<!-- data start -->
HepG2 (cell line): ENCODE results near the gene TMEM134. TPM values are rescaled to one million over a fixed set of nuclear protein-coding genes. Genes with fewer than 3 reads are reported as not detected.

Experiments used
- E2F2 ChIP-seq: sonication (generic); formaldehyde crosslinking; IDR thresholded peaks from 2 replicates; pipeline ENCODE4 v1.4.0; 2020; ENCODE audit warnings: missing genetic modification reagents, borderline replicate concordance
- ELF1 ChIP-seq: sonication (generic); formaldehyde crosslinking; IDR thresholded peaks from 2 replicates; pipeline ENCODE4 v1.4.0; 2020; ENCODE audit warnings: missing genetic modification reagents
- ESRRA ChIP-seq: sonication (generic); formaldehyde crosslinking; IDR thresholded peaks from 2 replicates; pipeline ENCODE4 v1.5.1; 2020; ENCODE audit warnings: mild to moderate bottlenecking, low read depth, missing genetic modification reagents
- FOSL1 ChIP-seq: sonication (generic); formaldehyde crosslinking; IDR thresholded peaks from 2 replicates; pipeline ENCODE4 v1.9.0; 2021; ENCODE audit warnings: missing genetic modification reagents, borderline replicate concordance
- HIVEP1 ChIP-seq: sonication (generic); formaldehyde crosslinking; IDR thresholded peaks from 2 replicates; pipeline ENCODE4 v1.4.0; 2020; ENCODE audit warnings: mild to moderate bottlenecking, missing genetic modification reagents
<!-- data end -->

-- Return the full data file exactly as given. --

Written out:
HepG2 (cell line): ENCODE results near the gene TMEM134. TPM values are rescaled to one million over a fixed set of nuclear protein-coding genes. Genes with fewer than 3 reads are reported as not detected.

Experiments used
- E2F2 ChIP-seq: sonication (generic); formaldehyde crosslinking; IDR thresholded peaks from 2 replicates; pipeline ENCODE4 v1.4.0; 2020; ENCODE audit warnings: missing genetic modification reagents, borderline replicate concordance
- ELF1 ChIP-seq: sonication (generic); formaldehyde crosslinking; IDR thresholded peaks from 2 replicates; pipeline ENCODE4 v1.4.0; 2020; ENCODE audit warnings: missing genetic modification reagents
- ESRRA ChIP-seq: sonication (generic); formaldehyde crosslinking; IDR thresholded peaks from 2 replicates; pipeline ENCODE4 v1.5.1; 2020; ENCODE audit warnings: mild to moderate bottlenecking, low read depth, missing genetic modification reagents
- FOSL1 ChIP-seq: sonication (generic); formaldehyde crosslinking; IDR thresholded peaks from 2 replicates; pipeline ENCODE4 v1.9.0; 2021; ENCODE audit warnings: missing genetic modification reagents, borderline replicate concordance
- HIVEP1 ChIP-seq: sonication (generic); formaldehyde crosslinking; IDR thresholded peaks from 2 replicates; pipeline ENCODE4 v1.4.0; 2020; ENCODE audit warnings: mild to moderate bottlenecking, missing genetic modification reagents